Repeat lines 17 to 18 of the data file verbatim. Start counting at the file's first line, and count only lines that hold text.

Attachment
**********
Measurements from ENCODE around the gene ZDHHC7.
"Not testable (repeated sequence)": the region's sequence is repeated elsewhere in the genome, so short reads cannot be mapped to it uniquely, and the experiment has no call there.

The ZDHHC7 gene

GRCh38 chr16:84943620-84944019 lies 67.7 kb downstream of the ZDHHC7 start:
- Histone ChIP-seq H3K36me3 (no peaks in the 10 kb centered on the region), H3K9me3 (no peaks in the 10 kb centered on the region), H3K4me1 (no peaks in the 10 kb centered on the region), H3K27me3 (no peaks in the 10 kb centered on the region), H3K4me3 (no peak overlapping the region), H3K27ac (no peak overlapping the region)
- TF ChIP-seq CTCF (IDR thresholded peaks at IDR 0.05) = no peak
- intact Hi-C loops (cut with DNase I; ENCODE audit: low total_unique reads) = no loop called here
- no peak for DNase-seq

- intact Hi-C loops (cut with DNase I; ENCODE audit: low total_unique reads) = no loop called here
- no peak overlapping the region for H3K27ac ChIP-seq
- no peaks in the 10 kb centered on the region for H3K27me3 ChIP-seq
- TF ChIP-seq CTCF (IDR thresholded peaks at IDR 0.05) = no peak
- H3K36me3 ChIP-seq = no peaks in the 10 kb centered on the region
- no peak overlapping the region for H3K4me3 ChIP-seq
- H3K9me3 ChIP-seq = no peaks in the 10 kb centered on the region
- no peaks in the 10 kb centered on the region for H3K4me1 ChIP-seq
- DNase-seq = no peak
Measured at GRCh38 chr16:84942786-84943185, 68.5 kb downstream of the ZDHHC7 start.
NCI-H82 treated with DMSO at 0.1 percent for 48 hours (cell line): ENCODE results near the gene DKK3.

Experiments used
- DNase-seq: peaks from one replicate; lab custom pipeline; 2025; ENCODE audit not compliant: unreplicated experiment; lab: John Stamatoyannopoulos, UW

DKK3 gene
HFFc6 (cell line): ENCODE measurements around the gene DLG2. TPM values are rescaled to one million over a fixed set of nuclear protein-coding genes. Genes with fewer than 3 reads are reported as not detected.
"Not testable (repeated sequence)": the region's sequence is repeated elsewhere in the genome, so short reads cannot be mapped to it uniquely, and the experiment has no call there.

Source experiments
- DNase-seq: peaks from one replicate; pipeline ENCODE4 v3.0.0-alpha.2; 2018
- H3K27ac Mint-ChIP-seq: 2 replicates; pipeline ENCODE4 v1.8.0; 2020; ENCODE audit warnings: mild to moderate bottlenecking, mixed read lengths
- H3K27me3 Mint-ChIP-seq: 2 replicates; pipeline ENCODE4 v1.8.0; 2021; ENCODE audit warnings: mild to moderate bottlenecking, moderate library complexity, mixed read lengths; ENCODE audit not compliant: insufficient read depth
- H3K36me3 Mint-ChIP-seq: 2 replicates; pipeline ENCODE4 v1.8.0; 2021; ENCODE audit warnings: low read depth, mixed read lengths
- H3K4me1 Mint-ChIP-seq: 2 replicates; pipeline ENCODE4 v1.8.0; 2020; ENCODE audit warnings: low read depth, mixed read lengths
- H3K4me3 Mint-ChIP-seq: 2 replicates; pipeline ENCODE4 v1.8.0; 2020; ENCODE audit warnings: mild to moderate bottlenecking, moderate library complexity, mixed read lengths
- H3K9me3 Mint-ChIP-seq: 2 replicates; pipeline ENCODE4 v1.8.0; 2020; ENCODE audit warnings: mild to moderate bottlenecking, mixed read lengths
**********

- DNase-seq = no peak
Measured at GRCh38 chr16:84942786-84943185, 68.5 kb downstream of the ZDHHC7 start.